When the insurer became aware of the outstanding bills, it denied payment of those bills due to the excessive passage of time. The record reflects that the hospital ultimately wrote off the outstanding bills in 1999. Despite the fact that the hospital wrote off the bills in 1999, the hospital sought payment from Mr. Angelucci in 2002 after he instituted the underlying action based upon his realization that his credit report had been detrimentally affected by the debt to the hospital.

      This quandary represents a regrettable situation encountered by patients receiving medical treatment and anticipating that the medical provider will handle the submission of bills to the insurer and maintain sufficient contact with the insurer to assure proper payment. It is surely the hospital's underlying notion in this case that Mr. Angelucci's reliance on the hospital in this regard was misplaced. Yet that contention leaves the patient without recourse, as Mr. Angelucci currently finds himself. The hospital and the insurer failed to resolve the payment issue, and after a sufficient passage of time (See footnote 3) to permit the insurer to deny payment, the patient is left with the monetary responsibility. Three years after the hospital writes off the bill, the hospital is permitted to recover the debt from the patient. There is something inherently inequitable in that result, and if the facts had been properly presented to a jury, the result may have been quite different. Neither this Court nor the lower court had a right to “try issues of fact; a determination can only be made as to whether there are issues to be tried.” Hanlon v. Chambers, 195 W.Va. 99, 105, 464 S.E.2d 741, 747 (1995). Based upon the majority's decision in this case, a jury will not hear these facts, and the decision in favor of the hospital will stand. We respectfully dissent.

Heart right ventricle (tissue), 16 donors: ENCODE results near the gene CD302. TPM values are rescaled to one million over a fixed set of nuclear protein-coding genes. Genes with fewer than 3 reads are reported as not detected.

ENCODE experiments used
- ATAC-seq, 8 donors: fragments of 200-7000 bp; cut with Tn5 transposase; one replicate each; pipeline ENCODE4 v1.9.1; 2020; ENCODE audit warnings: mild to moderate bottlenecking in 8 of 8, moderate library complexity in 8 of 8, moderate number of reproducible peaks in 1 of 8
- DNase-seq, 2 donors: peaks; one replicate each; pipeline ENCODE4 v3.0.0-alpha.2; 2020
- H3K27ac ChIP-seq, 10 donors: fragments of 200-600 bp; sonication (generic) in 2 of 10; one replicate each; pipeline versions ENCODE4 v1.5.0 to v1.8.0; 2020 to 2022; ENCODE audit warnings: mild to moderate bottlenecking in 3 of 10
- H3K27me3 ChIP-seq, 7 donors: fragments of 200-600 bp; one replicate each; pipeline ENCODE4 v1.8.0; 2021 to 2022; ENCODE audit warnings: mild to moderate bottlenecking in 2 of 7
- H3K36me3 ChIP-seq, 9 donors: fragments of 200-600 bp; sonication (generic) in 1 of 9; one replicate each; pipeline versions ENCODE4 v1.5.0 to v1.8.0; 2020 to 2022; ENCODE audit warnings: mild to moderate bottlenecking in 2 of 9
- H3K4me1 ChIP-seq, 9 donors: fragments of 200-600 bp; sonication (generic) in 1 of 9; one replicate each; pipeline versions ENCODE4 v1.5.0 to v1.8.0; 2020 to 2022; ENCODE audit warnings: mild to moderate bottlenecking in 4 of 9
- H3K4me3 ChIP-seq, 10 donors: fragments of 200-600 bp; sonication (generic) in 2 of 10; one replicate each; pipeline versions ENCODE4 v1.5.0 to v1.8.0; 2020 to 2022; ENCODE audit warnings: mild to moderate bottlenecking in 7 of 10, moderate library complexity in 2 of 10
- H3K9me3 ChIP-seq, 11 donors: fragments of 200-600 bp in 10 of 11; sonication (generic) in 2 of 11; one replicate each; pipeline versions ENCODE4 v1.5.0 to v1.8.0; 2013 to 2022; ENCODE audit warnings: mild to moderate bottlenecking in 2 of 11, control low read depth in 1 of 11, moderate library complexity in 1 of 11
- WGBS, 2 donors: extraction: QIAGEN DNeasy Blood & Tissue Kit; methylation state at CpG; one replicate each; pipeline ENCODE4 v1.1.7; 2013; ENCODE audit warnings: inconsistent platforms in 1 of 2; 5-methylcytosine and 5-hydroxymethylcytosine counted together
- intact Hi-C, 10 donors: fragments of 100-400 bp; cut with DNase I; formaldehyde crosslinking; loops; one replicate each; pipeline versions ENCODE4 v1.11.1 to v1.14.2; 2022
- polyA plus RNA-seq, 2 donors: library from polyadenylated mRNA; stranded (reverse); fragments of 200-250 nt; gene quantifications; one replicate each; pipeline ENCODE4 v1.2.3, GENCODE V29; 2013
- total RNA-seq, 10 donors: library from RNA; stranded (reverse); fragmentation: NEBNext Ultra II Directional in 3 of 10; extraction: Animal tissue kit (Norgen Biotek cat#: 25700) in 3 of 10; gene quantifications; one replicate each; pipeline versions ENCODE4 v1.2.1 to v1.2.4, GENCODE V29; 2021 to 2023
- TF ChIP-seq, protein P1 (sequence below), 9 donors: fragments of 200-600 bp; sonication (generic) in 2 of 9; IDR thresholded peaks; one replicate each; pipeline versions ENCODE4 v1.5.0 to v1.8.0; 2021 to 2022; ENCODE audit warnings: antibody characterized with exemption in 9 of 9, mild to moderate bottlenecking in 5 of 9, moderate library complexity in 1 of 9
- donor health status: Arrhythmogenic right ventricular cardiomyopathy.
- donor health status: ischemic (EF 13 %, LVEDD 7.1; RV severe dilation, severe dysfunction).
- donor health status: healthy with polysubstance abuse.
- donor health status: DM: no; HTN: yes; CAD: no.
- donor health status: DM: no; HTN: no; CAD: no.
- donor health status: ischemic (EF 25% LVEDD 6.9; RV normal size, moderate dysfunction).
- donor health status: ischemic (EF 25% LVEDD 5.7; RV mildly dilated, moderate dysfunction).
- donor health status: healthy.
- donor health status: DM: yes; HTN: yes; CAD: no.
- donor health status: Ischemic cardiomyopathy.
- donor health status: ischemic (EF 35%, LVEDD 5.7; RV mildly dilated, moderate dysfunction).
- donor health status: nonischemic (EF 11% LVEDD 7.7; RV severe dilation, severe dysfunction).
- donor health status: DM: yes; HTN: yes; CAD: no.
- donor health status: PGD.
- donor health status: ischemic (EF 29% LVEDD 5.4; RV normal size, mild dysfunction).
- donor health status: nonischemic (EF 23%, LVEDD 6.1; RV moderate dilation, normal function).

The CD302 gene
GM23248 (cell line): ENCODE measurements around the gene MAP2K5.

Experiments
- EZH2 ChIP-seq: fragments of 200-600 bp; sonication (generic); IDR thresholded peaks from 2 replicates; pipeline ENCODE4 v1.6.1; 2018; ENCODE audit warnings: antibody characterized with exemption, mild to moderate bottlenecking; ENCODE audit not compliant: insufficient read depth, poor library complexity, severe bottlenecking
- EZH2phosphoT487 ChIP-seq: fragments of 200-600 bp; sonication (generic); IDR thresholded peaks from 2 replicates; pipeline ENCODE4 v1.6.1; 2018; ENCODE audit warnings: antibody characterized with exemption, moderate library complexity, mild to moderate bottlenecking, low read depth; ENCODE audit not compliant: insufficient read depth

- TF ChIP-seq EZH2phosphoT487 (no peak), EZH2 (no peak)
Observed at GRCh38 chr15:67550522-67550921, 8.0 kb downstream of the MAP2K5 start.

Footnote: 1
      As noted in the majority opinion, subsequent to the filing of Mr. Angelucci's complaint against the hospital, the hospital filed a Third Party Complaint against Mr. Angelucci's insurer, the National Association of Letter Carriers Health Benefit Plan (hereinafter NALC), alleging that it had failed to pay the $1,663.80 in medical bills which the hospital had submitted. The insurer was thereafter dismissed pursuant to Rule 12(b)(6) of the West Virginia Rules of Civil Procedure based upon a federal preemption bar to the Third Party Complaint.